Recharge, renew and reconnect with God

By Lucille Dass

Fr Dr Clarence Devadass was intent on causing a compassionate ‘disruption’ in the round-table seating arrangements of the 173 participants from eight island and mainland parishes gathered at the Cathedral of the Holy Spirit (CHS) for a Lenten retreat on March 9. His call, “Sit and connect with people you don’t know” was an act that ‘disturbed’ and disoriented many given our natural tendency to seek and ease into comfort zones. The half-day retreat titled LENT and the CREED: Profession-Encounter-Mission was organised by CHS Movement of Spirituality as one in a line-up of events to celebrate our Golden Jubilee.

Parish priest, Fr Joachim Robert, welcomed and thanked Fr Clarence for making the timely event possible and reminded us that we had come to be recharged-renewed-reconnected with God. Head and heart must connect for a meaningful translation of the gift of faith into our lives. He reiterated that all activities organised in conjunction with CHS Golden Jubilee celebration were in keeping with the four fundamentals of Acts 2:42. In turn, Fr Clarence also indicated how we could reconnect ourselves to the acts of the early Christian community as an expression of dynamic faith that progressed from Profession to Encounter for Mission centring on God-Self-Other. Their lives became a tool for evangelising (Acts 2:47); so can ours. With this as our goal, more will desire to belong to our community. He then posed a challenge: Are we willing to give up our ‘comfort zones’ and allow God to ‘disrupt’ our lives so that we can grow as a faith-filled community? This preamble must have helped ease the initial discomfort felt at his seating ‘disruption.’

Fr Clarence then led us to examine the Profession of Faith as first expressed by Peter (Mt 16:13-20; Mk 8:27-33; Lk 9:18-22). He pointed out that Peter’s profession is rooted in his relationship with the person of Jesus Christ, not on any creed or statements. Similarly, we must know Jesus in our heart to connect with him. Jesus’ question, “Who do you say I am?” merits a personalised answer that comes from a felt experience of him in our lives. Only when this relationship informs our creed will we be able to meaningfully profess our faith in a spontaneous response to God’s invitation as his children.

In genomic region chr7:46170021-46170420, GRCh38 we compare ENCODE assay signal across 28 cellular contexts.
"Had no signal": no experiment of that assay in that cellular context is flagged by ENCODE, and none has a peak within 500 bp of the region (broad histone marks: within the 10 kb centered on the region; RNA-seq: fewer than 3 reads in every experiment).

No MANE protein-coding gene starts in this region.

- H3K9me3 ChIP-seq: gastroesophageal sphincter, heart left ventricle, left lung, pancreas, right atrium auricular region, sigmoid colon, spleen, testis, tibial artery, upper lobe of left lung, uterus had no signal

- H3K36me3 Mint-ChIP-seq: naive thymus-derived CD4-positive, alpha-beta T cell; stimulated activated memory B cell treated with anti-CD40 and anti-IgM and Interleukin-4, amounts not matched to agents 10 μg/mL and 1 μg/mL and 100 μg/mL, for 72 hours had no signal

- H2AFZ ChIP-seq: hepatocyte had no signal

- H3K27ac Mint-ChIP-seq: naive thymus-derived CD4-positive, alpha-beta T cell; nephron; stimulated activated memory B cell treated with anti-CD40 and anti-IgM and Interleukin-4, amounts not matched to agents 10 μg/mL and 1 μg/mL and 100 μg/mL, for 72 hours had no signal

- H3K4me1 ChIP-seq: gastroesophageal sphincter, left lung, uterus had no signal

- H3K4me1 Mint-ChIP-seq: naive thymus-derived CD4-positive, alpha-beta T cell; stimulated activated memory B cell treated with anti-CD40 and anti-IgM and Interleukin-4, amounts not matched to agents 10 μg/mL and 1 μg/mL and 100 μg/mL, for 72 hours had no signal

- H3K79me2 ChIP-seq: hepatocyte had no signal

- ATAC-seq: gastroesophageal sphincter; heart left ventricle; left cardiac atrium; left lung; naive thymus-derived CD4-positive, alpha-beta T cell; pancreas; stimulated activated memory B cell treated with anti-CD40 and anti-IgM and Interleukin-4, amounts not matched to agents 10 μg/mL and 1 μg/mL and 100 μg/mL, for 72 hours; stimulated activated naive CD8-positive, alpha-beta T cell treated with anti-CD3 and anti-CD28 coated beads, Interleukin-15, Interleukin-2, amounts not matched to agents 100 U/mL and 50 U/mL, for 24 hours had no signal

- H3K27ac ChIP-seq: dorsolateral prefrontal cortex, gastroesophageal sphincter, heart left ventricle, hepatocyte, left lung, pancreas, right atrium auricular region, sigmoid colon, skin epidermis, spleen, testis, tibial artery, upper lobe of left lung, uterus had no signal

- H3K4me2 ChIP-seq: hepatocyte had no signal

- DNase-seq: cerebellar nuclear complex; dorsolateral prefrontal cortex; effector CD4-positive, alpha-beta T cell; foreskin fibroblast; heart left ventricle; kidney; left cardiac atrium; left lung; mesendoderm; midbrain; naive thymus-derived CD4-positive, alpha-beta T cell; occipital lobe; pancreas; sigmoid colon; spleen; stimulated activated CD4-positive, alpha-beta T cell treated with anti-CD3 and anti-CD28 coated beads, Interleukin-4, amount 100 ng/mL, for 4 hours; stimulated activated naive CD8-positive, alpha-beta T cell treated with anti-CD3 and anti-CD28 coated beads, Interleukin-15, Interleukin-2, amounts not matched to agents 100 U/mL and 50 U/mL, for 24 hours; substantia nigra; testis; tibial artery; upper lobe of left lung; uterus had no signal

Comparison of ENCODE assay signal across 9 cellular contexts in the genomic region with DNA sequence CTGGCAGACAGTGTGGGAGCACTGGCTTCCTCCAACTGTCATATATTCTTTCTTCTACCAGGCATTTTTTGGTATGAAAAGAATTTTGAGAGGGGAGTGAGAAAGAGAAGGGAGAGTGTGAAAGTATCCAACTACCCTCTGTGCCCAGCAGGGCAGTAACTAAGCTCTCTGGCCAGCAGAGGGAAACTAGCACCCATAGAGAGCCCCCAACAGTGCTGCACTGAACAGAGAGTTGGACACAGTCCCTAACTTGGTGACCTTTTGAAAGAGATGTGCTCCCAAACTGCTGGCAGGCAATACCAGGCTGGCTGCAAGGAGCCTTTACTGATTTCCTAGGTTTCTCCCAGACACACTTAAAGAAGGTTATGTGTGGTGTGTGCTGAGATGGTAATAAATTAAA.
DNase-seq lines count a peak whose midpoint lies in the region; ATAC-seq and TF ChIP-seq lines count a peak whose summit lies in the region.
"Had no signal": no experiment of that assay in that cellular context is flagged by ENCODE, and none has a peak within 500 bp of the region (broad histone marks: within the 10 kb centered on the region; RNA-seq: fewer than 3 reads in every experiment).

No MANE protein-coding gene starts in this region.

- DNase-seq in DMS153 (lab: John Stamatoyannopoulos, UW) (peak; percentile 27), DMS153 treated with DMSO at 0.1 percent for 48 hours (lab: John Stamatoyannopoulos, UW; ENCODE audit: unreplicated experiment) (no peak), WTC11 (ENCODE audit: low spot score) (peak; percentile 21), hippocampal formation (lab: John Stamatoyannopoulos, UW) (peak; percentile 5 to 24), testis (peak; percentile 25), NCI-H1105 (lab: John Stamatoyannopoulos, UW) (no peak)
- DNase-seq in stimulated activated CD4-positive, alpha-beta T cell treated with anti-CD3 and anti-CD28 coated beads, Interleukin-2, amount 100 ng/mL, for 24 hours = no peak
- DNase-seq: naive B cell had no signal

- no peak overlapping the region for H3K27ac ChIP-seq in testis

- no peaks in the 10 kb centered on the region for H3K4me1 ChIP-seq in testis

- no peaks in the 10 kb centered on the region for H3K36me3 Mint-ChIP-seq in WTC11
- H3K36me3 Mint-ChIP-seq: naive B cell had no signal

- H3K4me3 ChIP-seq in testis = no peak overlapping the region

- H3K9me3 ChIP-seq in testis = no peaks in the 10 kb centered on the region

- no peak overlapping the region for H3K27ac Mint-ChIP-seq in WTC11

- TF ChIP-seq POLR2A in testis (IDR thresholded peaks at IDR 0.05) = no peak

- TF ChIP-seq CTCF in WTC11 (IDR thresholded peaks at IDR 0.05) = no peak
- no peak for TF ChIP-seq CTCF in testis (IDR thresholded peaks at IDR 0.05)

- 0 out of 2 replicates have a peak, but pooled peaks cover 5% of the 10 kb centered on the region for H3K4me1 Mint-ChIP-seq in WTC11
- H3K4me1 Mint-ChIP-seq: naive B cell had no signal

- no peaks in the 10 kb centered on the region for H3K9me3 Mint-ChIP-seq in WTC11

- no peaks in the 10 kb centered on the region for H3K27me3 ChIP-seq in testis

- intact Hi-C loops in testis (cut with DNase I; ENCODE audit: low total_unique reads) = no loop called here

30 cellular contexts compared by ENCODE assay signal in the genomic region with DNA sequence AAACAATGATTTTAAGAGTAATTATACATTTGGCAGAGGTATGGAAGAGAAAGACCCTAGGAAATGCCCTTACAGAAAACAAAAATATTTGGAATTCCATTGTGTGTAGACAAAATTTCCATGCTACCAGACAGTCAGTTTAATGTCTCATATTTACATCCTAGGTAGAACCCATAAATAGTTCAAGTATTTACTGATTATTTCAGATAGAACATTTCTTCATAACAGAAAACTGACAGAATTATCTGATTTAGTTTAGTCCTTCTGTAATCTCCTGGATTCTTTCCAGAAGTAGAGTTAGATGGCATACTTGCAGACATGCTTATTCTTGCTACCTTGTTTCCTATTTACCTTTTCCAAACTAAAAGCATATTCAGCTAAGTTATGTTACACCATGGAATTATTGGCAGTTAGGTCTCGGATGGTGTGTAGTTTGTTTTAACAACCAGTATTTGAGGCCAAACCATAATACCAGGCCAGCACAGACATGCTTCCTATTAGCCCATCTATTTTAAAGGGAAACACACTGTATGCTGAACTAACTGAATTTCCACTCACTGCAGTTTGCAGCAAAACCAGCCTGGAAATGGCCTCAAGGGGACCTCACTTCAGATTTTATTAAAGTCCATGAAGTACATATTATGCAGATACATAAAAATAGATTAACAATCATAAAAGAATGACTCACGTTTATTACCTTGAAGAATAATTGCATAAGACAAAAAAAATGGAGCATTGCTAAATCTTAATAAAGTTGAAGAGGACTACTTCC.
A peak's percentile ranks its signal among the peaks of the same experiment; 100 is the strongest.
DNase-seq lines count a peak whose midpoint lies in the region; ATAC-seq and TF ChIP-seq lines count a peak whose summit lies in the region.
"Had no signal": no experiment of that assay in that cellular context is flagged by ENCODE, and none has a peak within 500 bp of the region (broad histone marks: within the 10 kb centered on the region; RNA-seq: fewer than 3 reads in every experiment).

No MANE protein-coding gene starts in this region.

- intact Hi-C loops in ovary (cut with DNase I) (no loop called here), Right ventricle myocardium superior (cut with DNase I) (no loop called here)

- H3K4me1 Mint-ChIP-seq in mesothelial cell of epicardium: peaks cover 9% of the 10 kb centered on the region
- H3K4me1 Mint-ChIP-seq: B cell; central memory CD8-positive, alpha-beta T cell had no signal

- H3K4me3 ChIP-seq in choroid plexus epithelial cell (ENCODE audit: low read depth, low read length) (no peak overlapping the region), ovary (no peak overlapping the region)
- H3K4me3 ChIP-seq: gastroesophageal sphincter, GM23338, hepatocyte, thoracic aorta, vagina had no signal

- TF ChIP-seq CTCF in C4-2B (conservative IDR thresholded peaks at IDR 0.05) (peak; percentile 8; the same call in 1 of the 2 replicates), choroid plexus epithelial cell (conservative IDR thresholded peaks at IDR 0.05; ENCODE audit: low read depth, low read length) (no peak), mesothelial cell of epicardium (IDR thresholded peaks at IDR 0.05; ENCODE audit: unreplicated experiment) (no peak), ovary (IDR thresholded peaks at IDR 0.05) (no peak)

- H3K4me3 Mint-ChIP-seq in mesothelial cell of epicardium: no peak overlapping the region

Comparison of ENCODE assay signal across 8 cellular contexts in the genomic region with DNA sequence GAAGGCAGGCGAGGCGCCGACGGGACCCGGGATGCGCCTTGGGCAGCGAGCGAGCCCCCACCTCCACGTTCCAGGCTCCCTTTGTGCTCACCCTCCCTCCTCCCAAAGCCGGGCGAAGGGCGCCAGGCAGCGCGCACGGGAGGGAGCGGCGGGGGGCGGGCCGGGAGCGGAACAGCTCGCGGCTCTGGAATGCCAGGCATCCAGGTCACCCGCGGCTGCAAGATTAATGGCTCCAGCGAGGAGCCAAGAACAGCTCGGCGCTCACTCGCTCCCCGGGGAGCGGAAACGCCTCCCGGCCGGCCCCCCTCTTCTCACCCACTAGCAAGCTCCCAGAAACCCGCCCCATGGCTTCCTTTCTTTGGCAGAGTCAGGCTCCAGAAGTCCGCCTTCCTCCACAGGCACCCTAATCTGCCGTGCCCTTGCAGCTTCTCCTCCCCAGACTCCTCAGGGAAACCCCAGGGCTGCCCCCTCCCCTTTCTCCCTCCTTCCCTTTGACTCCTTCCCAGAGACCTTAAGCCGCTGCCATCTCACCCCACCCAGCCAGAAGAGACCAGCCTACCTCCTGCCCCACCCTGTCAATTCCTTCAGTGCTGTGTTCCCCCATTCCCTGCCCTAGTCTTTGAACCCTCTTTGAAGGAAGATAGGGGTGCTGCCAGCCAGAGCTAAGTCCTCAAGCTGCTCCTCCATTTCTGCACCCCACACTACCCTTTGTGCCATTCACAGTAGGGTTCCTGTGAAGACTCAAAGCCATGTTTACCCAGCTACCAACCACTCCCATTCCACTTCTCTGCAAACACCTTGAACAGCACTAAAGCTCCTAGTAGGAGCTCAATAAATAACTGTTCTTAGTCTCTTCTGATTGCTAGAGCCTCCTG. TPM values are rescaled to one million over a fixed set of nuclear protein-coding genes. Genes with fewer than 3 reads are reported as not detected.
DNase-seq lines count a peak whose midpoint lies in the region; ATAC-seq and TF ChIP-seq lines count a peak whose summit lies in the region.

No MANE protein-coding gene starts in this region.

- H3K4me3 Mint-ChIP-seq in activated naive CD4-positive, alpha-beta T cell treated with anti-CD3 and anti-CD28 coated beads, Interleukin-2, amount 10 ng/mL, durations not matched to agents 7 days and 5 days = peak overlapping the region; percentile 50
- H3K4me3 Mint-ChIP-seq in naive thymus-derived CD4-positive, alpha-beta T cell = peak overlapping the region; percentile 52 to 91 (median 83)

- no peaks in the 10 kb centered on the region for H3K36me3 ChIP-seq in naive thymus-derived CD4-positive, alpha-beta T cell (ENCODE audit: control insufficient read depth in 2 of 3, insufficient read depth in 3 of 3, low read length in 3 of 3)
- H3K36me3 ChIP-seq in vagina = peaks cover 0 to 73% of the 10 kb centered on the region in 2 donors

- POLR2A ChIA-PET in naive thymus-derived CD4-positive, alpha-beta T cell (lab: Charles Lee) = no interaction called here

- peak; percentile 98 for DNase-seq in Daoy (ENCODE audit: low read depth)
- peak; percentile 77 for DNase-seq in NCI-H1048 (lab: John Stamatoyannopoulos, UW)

Fr Clarence emphasised that our personal encounter counts and connects the creed with our faith as it reinforces conviction. Through a systematic exposition of the story of the Samaritan woman’s encounter with Jesus at the well (John 4:1-42), Fr Clarence showed how it encapsulates all three aspects of one’s faith journey, a natural progression: Profession-Encounter-Mission. Though considered a woman of shady character, she is not afraid to make public her profession of faith because of her personal encounter with Jesus. What is holding us back?

With regard to Mission, we were reminded that the Church fundamentally exists for mission. In order to understand our mission, we need to understand ‘Church’ – “ekklesia” in the New Testament conveys the idea of “to summon” or “be the called-out ones.” The Church is seen as a composite of three images in the New Testament: Church as People of God, The Body of Christ, and the Temple of the Holy Spirit. We are different parts of ONE Body and our mission is to obey the imperative “Go make disciples … (Mt 28:19-20) to continue the mission of Jesus Christ that essentially expresses his love for humanity (John 3:16). “Go” means we are being “sent” to fulfil four actions that are closely connected to the four marks of the church: Go … (One) Make disciples … (Holy) Baptise … (Catholic) Teach … (Apostolic). Mission starts with an awareness of being summoned/called out to render service which is clearly exemplified by Jesus’ self-giving in the washing of his disciples’ feet and then instructing that they do the same for one another (John 13:14-17).

To conclude, Fr Clarence highlighted key points from Pope Francis on possessing the right missionary spirit as we “Go forth”: “mission of service; excludes no one; requires generosity; hearts turned heavenward; bear witness…with joy.” It was indeed providential that the chosen theme for our retreat corresponded with that Sunday’s 1st reading from Deuteronomy 26 – constituting the ancient creed of Israel; the second reading from Romans 10 – comprising the Christian profession of faith that Jesus is Lord!